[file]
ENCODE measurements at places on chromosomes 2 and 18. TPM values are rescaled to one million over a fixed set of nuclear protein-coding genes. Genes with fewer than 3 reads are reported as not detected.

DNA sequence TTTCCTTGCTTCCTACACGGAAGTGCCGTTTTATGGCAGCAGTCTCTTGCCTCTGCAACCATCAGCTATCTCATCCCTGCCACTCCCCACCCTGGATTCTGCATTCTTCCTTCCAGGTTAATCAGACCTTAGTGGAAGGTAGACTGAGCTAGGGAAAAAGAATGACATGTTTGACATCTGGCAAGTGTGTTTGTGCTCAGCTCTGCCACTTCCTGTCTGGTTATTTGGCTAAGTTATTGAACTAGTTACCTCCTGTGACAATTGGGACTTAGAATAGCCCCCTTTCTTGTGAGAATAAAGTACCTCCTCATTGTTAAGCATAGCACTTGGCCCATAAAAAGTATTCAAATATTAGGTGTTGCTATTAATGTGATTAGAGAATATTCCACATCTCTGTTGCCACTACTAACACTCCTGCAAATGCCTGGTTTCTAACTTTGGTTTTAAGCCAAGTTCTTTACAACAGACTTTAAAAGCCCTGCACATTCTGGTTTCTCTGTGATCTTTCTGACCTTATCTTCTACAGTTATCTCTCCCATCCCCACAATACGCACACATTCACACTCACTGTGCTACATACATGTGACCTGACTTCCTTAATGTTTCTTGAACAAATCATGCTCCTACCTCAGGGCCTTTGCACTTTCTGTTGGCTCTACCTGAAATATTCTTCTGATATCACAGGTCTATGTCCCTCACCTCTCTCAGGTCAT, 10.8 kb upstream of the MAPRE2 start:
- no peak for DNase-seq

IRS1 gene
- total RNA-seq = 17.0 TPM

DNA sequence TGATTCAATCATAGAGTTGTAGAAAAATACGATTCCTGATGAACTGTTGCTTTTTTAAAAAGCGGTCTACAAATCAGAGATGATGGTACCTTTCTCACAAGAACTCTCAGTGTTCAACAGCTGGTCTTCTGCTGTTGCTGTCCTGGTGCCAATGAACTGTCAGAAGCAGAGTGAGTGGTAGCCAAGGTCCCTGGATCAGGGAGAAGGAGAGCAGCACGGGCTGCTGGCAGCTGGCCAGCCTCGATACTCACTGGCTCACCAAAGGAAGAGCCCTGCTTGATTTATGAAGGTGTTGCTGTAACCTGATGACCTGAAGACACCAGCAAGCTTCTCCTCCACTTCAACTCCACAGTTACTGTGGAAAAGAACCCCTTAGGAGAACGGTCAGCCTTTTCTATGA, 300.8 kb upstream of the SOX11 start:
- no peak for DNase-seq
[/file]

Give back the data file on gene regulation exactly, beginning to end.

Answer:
ENCODE measurements at places on chromosomes 2 and 18. TPM values are rescaled to one million over a fixed set of nuclear protein-coding genes. Genes with fewer than 3 reads are reported as not detected.

DNA sequence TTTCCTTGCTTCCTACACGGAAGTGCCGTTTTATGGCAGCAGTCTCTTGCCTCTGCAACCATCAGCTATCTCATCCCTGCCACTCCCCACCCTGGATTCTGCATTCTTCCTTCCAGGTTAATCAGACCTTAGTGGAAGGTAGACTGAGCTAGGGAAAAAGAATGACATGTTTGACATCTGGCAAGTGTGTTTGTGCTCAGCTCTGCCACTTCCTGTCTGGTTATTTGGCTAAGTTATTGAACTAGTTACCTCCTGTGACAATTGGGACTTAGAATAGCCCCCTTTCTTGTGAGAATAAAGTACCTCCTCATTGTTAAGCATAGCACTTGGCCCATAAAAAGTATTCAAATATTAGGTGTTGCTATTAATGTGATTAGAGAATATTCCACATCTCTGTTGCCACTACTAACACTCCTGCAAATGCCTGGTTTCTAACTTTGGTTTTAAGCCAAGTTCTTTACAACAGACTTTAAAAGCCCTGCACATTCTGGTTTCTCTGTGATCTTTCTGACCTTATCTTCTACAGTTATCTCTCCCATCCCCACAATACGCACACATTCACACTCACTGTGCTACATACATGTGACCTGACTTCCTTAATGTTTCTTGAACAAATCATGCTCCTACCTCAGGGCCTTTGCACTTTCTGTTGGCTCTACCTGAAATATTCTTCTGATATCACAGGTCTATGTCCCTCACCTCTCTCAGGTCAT, 10.8 kb upstream of the MAPRE2 start:
- no peak for DNase-seq

IRS1 gene
- total RNA-seq = 17.0 TPM

DNA sequence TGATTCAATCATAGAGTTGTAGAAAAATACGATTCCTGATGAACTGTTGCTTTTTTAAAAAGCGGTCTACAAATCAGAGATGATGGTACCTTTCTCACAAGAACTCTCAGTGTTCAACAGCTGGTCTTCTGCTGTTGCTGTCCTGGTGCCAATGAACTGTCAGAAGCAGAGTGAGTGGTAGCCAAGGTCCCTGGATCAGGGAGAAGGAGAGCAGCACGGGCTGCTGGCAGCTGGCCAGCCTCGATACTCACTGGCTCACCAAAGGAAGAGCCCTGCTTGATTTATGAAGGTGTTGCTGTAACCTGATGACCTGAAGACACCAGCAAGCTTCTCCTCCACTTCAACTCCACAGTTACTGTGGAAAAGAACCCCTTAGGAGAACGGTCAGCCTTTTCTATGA, 300.8 kb upstream of the SOX11 start:
- no peak for DNase-seq